In March 1914, two men began a perilous 700 mile walk across the barren ice fields of the Arctic Ocean to Siberia on a near-impossible rescue mission—to save the stranded crew and passengers of the ship Karluk, which had been crushed and sunk by ice. One of those making this trek was legendary captain Robert Abram Bartlett who, five years earlier, had navigated Robert Peary’s expedition to reach the North Pole. Bartlett’s epic 1914 journey, made with Claude Kataktovik, an Inuit crew member, was an attempt to rescue the Karluk’s survivors stranded on Wrangel Island. The Karluk’s sinking and its aftermath proved to be the most notable of Bartlett’s fifty voyages to the far north, a career made possible by the Inuit who imparted vital survival and navigational skills. Bartlett led the life of a celebrity and earned international fame, awards and accolades; he even appeared on a Wheaties cereal box. But he struggled to find peace. Based on research in four countries, Unchained Man explores the truth behind the myth of Robert Bartlett, while honouring the life of a central figure in international polar exploration and Arctic history.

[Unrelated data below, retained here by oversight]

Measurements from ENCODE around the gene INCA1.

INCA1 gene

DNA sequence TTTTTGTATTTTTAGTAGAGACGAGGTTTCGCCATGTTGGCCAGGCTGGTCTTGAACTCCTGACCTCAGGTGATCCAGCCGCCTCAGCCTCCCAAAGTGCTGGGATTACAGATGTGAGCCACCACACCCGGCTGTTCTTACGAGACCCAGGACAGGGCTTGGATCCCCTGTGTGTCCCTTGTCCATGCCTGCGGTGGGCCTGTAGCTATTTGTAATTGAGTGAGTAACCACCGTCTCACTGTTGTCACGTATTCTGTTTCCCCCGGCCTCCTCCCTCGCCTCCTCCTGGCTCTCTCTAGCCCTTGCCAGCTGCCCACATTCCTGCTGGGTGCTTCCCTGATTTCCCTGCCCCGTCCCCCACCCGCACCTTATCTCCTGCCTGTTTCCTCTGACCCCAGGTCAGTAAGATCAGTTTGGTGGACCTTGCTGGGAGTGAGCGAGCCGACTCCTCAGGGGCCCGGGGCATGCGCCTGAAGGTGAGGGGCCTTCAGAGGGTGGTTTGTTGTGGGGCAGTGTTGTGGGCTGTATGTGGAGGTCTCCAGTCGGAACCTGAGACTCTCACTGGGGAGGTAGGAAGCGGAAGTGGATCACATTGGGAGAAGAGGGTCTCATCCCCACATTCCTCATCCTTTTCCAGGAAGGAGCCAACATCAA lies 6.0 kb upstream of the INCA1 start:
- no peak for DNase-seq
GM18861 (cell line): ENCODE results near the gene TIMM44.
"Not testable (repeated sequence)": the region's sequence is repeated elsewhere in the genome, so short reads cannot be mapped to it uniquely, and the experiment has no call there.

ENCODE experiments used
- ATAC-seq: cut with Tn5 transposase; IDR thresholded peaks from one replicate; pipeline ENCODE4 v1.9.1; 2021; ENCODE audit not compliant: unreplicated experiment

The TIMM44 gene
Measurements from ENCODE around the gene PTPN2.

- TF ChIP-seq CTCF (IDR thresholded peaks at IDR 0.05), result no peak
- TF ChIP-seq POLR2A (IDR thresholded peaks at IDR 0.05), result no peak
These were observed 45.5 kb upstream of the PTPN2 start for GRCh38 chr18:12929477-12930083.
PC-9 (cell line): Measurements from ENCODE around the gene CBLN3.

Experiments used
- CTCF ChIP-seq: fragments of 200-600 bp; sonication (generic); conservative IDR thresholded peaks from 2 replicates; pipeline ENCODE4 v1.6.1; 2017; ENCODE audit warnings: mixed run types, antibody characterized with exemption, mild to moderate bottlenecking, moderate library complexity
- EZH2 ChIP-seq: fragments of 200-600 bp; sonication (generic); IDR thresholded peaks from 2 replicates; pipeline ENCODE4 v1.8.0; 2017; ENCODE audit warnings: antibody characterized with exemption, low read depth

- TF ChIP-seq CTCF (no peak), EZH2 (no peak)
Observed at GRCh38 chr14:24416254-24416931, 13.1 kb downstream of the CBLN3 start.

Maura Hanrahan is a Professor of Humanities at the University of Lethbridge and author of several books, including Tsunami, which tells the story of the 1929 catastrophe that killed numerous people in Newfoundland. The book received the Heritage and History Award and was short-listed for the 2005 Newfoundland and Labrador Book Award for Non-fiction. Another book, Domino: The Eskimo Coast Disaster, tells the story of a devastating hurricane in Labrador in 1885.